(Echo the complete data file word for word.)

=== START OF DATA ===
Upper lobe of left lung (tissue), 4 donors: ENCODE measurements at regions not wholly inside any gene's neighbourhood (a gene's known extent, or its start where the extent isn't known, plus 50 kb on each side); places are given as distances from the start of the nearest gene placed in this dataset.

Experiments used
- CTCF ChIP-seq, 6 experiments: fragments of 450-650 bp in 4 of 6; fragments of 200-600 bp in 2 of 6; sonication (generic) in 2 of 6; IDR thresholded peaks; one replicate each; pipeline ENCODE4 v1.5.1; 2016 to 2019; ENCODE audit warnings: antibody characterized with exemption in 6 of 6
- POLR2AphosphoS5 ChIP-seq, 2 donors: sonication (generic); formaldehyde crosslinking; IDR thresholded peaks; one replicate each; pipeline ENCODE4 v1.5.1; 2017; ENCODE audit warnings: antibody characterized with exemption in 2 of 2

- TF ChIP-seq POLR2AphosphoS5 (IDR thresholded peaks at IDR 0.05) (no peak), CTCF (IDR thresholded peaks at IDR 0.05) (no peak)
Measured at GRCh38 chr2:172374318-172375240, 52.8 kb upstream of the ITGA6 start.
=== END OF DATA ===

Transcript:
Upper lobe of left lung (tissue), 4 donors: ENCODE measurements at regions not wholly inside any gene's neighbourhood (a gene's known extent, or its start where the extent isn't known, plus 50 kb on each side); places are given as distances from the start of the nearest gene placed in this dataset.

Experiments used
- CTCF ChIP-seq, 6 experiments: fragments of 450-650 bp in 4 of 6; fragments of 200-600 bp in 2 of 6; sonication (generic) in 2 of 6; IDR thresholded peaks; one replicate each; pipeline ENCODE4 v1.5.1; 2016 to 2019; ENCODE audit warnings: antibody characterized with exemption in 6 of 6
- POLR2AphosphoS5 ChIP-seq, 2 donors: sonication (generic); formaldehyde crosslinking; IDR thresholded peaks; one replicate each; pipeline ENCODE4 v1.5.1; 2017; ENCODE audit warnings: antibody characterized with exemption in 2 of 2

- TF ChIP-seq POLR2AphosphoS5 (IDR thresholded peaks at IDR 0.05) (no peak), CTCF (IDR thresholded peaks at IDR 0.05) (no peak)
Measured at GRCh38 chr2:172374318-172375240, 52.8 kb upstream of the ITGA6 start.